On the day before Thanksgiving, November 24, 1971, an appropriately well-dressed man who was around six feet tall and thought to be in his mid-40s bought a $20 airplane ticket for Northwest Orient Airlines Flight 305. The name he provided when he purchased the ticket was Dan Cooper, which would later prove to be an alias, and shortly before the aircraft took off, the nondescript man passed a flight attendant a note.

The note said in no uncertain terms that Cooper was carrying a bomb in his briefcase — a fact he was happy to substantiate by showing her its contents, which included red sticks, a battery, and a mess of wires. His demands were as simple as they were unusual: he wanted $200,000 in twenty-dollar bills (the equivalent of nearly $1.3 million in today’s money) and four parachutes. In order to meet his demands, the aircraft landed in Seattle, were Cooper allowed the 36 passengers on board the flight to disembark as other crew members brought his money and parachutes on board. He forced two pilots, a flight engineer, and one flight attendant to remain on the aircraft after it was refueled. He then gave the order to take off and head for Mexico City, adding the unusual demands that the pilot keep the aircraft under 10,000 feet and fly no faster than 200 knots.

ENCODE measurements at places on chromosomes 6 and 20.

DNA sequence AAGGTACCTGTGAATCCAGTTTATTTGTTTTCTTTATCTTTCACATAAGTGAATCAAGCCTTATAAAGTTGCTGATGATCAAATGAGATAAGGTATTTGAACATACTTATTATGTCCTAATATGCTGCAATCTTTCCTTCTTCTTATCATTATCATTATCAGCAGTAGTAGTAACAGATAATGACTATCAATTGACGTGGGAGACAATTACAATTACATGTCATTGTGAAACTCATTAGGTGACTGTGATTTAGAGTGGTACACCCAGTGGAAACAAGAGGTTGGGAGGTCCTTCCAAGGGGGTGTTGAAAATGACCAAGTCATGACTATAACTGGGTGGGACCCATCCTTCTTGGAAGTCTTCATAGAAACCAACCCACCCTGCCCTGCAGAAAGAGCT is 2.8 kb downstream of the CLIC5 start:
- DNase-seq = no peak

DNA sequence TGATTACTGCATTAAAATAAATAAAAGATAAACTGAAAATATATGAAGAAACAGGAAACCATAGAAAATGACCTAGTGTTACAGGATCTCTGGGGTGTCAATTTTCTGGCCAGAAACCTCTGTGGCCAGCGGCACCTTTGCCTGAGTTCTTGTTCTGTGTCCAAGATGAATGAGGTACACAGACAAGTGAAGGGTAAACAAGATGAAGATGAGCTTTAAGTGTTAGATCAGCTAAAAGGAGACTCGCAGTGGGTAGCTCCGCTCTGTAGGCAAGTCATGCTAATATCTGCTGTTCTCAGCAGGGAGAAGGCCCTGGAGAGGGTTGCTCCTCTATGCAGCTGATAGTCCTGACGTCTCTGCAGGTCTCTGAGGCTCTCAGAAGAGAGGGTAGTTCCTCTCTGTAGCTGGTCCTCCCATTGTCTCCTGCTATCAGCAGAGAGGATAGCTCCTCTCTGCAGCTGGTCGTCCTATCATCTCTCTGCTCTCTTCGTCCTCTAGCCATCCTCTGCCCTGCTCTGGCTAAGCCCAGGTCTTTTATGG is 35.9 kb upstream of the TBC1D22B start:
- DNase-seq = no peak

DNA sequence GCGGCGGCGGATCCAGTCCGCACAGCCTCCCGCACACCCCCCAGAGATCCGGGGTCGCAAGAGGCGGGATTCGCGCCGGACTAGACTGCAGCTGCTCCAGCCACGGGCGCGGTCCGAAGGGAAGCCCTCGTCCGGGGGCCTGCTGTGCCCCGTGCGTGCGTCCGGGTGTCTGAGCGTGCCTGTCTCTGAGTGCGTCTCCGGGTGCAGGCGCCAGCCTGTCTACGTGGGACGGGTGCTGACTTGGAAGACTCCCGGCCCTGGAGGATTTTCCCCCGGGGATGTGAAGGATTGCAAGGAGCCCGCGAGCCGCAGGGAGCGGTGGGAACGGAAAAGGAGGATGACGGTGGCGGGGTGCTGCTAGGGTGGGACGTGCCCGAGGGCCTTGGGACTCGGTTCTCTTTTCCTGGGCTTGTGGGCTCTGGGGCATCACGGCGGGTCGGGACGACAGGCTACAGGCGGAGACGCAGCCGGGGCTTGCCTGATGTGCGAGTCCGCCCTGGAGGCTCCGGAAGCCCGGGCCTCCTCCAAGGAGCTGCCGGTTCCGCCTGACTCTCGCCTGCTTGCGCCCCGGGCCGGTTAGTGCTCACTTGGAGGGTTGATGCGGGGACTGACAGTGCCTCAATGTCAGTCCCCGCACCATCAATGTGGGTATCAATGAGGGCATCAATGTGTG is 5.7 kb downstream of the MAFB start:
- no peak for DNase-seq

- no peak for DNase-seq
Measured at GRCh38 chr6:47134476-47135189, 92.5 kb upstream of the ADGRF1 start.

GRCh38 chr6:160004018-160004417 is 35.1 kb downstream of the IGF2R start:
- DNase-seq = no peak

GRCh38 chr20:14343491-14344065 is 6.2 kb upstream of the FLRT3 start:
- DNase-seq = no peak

Those unusual requests, the pilots surmised, were to make it safer for the hijacker to jump out of the plane, and at around 8:00 p.m., somewhere in the skies between Seattle and Reno, Nevada (likely in the vicinity of Ariel, Washington), Cooper lowered the rear stairwell and the pilots reported their ears popping as the cabin pressure shifted rapidly. Cooper, they realized, had opened the door and jumped out. No one would ever see the hijacker again.